NHS Trust Admits Failings That Led To Death Of Dad Following Routine Operation

Expert Lawyers Call On Trust To Prove Lessons Have Been Learnt

12.05.2014

The distraught widow of a dad-of-three who died from heart failure following a routine knee replacement operation has spoken out after the NHS Trust responsible for her husband’s death admitted that mistakes were made.

Expert evidence commissioned by medical law experts at Irwin Mitchell found Robert Collett would in all likelihood still be alive today if staff at the Royal Orthopaedic Hospital in Birmingham discontinued knee surgery when he started showing signs of cardiac distress in theatre. Frustratingly, the 62-year-old had been assessed at the same hospital earlier that week where an ECG showed an abnormal heart monitor reading.

Instead, on the 9th February 2011, doctors continued to perform a total knee replacement procedure under spinal anaesthetic, despite Robert’s recent abnormal ECG and his complaints of chest pain in the anaesthetic room.

Robert, from Halesowen, suffered a cardiac arrest and died just hours after the operation and after being transferred to City Hospital leaving behind his devastated wife Angela, his three children and two grandchildren.

Specialist medical negligence lawyers at Irwin Mitchell have now secured the family an admission of responsibility from The Royal Orthopaedic Hospital NHS Foundation Trust who confirmed in writing that “had the procedure therefore been discontinued when the Deceased first developed chest pain it is likely that the arrhythmia would have been avoided and the cardiac arrest would not have occurred”.

Although Angela remains angry at receiving no apology for her ‘needless’ loss and says she is not confident that the same mistakes will not happen again, she is pleased that the NHS Trust has finally owned up to their mistakes. She would encourage anyone in similar tragic circumstances not to give up hope of finding answers.

Last summer, a Coroner at Birmingham Coroner’s Court criticised the anaesthetic records and recommended that the hospital use the case as an example in lessons to all of their staff on the importance of competent record keeping.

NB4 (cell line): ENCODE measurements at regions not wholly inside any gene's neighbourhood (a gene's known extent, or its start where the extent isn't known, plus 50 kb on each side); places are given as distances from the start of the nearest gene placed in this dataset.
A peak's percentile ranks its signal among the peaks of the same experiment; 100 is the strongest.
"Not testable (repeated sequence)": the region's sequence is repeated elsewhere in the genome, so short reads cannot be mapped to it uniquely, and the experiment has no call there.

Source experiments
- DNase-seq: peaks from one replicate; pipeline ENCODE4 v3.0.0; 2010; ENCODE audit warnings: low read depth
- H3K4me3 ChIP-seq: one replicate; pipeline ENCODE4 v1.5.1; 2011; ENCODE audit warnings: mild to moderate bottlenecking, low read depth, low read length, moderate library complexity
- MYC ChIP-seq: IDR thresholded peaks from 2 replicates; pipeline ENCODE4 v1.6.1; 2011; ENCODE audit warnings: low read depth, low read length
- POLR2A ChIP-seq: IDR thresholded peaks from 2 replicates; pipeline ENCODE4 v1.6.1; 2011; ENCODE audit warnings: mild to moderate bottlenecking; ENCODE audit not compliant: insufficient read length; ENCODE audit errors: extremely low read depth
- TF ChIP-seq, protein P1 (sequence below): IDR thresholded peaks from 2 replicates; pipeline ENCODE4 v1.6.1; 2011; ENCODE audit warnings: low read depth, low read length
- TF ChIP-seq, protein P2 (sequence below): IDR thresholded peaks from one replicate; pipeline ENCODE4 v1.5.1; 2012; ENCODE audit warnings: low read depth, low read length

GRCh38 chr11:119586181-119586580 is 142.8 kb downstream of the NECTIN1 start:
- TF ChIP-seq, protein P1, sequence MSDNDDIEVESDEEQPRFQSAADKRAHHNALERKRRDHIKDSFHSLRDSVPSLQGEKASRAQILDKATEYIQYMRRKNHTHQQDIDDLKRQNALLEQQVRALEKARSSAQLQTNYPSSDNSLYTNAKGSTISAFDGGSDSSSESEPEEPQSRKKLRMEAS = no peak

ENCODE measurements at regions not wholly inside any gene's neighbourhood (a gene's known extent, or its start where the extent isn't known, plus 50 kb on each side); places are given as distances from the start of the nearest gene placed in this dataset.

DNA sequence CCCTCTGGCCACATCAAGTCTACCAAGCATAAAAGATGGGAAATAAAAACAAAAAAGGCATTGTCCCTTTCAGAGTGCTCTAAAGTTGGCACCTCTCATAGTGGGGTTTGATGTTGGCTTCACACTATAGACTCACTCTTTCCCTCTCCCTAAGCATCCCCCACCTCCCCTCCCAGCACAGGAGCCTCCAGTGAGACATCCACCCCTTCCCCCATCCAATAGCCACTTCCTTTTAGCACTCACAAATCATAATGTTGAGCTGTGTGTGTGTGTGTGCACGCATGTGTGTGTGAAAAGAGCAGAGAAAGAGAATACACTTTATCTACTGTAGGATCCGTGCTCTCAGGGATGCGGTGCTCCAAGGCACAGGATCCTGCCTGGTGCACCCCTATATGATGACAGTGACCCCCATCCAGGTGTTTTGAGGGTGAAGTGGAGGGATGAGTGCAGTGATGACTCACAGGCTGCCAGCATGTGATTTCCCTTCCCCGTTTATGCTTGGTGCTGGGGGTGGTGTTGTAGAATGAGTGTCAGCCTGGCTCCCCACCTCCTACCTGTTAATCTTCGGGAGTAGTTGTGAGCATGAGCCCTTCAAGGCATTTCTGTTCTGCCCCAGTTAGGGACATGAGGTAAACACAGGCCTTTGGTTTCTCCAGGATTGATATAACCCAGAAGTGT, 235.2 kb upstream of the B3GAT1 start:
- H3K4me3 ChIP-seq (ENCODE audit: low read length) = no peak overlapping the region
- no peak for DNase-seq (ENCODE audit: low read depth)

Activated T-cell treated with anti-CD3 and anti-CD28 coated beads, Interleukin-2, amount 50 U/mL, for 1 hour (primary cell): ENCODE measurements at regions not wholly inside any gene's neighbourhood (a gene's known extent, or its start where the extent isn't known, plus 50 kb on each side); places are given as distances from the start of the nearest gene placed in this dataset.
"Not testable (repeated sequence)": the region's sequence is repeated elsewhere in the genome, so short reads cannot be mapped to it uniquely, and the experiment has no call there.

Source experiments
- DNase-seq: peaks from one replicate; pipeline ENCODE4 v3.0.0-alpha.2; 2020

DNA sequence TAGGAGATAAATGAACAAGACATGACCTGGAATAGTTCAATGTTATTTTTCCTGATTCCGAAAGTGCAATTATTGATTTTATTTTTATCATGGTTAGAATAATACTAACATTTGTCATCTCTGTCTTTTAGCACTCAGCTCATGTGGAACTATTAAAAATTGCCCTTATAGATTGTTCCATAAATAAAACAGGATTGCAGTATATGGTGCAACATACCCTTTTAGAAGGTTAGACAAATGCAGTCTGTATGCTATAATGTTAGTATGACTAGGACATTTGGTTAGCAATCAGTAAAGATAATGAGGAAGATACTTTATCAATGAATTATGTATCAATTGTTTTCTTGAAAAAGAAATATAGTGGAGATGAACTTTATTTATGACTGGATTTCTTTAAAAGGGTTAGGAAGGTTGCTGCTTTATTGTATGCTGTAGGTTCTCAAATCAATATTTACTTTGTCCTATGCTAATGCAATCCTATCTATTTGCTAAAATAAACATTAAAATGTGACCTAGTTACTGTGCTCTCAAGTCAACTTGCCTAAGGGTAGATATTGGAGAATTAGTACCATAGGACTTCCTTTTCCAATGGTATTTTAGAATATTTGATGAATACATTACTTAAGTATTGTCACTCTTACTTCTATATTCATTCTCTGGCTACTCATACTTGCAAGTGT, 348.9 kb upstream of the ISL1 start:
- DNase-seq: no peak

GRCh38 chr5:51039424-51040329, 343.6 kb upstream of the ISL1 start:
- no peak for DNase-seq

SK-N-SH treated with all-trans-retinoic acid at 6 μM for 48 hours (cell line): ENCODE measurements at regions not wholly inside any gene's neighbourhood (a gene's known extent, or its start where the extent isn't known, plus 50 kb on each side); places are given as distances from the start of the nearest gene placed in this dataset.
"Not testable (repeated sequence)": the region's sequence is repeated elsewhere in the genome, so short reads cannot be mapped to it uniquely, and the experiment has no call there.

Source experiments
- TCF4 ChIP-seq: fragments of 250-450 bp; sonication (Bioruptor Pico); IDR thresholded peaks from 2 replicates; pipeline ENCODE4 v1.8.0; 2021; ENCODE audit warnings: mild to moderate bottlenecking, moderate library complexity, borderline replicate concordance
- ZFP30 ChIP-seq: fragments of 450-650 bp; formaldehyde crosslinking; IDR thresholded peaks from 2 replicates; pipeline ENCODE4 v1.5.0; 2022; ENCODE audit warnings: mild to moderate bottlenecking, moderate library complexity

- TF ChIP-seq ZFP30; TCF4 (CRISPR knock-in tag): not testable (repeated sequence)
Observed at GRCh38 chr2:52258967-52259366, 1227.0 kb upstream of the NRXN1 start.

An independent review carried out by The Royal College of Anaesthetists after Robert’s death found:
• There was poor communication between the pre-operative assessment clinic and anaesthetists;
• The standard of pre-operative assessment was poor and lacked physical examination;
• There was poor team-working with failures of communication between all members of the anaesthetic, surgical and theatre teams;
• The leadership by the senior anaesthetist was poor;
• Record keeping was extremely poor – proved by missing documentation of basic observations on the anaesthetic chart and transfer chart;
• Staff failed to adhere to hospital and national policies on the transfer of Robert to another hospital.

Laura Ralfe, a medical law expert at Irwin Mitchell’s Birmingham office representing the family, said: “There are clear guidelines in place on the importance of assessing a patient’s pre and ongoing-surgery condition so there is no excuse for all of these points being noted as poor in the independent review that was carried out following Robert’s death.

“The evidence we obtained from medical experts was clear – a complaint of chest pain should have led to the surgery being stopped.

“Instead, a catalogue of failings meant Mr Collett died a completely preventable death which has obviously been incredibly hard for his family to come to terms with.

“Whilst we welcome the admission of liability from the Trust we remain concerned at the lack of reassurance that lessons have been learnt and improvements made to protect patient safety in future. The Collett’s and future patients deserve confirmation that every possible step has been taken to prevent the same mistakes from happening again.”

Robert, a part-time driver, had been suffering knee pain and in early 2010 his GP referred him to the outpatients department at the Royal Orthopaedic Hospital where doctors examined his knee and concluded he would need a complete knee replacement.

A decision was made for Robert to stay awake during his surgery and it went ahead despite some of the treating clinicians hearing Robert complaining of chest pains and feeling unwell beforehand.

HM Coroner heard how Robert was coughing as the operation began and the anaesthetist noticed his oxygen levels had dropped. As he struggled to breathe, crackling noises were heard through the stethoscope which was fluid leaking into his lungs, but the surgery continued.

Angela, who worked at the Royal Orthopaedic Hospital at the time of her husband’s death but has since left, said: “I went to the theatre recovery room on my lunch break and it was unusually quiet. I remember asking two nurses where my husband was and when I said his name was Robert Collett, their faces just dropped.

“I was told he would be transferred to City Hospital where they could treat him. Because of my job I knew the policy was that doctors can only transfer patients once they are stable so I hoped that was the case. But when I arrived I was taken straight into the relative’s room and was told Robert had suffered a cardiac arrest and there was nothing anybody could do, he had died.

“Robert’s death has left a huge hole in all of our lives. Had they taken notice of his complaints of chest pain and carried out the necessary investigations he may still be here today.  Whilst I am relieved the Trust has admitted liability, it won’t bring him back”

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